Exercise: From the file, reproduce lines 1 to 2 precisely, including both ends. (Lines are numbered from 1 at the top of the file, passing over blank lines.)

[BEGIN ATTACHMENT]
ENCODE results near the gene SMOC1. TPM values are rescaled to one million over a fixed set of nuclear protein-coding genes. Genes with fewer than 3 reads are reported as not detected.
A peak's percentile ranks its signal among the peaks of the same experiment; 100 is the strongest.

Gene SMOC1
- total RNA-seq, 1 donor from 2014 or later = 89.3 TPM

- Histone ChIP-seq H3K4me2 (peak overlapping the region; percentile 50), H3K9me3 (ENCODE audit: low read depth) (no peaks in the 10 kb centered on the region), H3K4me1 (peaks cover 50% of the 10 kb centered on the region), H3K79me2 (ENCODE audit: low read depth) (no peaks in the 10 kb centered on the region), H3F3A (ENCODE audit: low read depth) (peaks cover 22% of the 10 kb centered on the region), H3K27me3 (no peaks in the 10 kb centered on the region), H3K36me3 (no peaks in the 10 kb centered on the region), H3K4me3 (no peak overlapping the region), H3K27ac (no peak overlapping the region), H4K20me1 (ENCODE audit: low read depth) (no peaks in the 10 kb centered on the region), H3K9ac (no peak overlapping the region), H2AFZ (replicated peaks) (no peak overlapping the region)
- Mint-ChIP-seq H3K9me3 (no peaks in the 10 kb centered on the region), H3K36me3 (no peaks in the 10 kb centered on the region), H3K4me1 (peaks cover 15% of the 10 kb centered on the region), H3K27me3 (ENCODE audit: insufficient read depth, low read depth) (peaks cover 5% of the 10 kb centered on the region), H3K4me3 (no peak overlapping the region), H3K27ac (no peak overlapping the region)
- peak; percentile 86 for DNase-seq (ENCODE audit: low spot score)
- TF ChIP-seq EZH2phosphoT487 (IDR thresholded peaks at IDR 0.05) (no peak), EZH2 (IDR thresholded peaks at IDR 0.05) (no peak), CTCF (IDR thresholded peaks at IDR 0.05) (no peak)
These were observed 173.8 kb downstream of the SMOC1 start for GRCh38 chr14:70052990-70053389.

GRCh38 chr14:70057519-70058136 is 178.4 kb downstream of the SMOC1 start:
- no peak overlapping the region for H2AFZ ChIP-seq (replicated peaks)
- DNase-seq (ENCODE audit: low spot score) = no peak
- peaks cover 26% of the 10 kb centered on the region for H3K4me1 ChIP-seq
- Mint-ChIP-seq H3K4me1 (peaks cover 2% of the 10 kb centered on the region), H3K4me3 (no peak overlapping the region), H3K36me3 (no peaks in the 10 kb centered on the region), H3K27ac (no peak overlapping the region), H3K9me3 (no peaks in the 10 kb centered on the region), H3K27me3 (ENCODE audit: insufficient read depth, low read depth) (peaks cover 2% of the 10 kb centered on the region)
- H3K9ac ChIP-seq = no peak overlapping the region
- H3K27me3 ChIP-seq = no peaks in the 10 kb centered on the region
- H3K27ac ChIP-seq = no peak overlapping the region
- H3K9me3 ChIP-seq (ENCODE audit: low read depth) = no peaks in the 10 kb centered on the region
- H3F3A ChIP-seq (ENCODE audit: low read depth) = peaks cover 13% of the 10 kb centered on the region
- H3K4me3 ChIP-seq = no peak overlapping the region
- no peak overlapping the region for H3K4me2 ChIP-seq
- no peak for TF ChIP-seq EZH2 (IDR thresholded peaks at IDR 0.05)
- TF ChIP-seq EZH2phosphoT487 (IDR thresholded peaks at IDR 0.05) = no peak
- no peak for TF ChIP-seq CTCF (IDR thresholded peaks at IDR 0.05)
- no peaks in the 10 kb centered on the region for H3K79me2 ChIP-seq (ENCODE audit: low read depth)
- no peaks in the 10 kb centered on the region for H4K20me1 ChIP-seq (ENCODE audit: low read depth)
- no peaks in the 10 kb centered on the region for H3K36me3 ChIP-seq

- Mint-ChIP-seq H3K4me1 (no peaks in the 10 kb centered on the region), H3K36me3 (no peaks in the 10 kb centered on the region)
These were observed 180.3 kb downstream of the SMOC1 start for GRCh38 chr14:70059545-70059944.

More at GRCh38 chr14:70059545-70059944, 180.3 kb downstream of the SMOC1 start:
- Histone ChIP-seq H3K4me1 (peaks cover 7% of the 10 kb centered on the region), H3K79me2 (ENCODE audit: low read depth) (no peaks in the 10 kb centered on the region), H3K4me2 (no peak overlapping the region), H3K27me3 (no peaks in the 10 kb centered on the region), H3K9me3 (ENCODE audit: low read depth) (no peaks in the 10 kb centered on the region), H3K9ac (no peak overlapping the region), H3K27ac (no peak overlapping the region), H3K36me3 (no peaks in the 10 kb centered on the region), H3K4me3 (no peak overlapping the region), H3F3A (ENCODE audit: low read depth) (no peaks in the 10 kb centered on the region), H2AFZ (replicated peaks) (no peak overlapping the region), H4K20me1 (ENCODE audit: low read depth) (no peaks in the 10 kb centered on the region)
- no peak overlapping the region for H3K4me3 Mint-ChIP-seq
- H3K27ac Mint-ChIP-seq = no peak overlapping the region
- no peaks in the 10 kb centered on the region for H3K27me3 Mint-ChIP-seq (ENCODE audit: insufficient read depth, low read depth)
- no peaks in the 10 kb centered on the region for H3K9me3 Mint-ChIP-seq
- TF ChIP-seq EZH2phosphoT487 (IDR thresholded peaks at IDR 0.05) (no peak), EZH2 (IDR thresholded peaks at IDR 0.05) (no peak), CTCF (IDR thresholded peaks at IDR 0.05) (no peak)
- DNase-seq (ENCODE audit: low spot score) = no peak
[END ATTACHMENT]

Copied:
ENCODE results near the gene SMOC1. TPM values are rescaled to one million over a fixed set of nuclear protein-coding genes. Genes with fewer than 3 reads are reported as not detected.
A peak's percentile ranks its signal among the peaks of the same experiment; 100 is the strongest.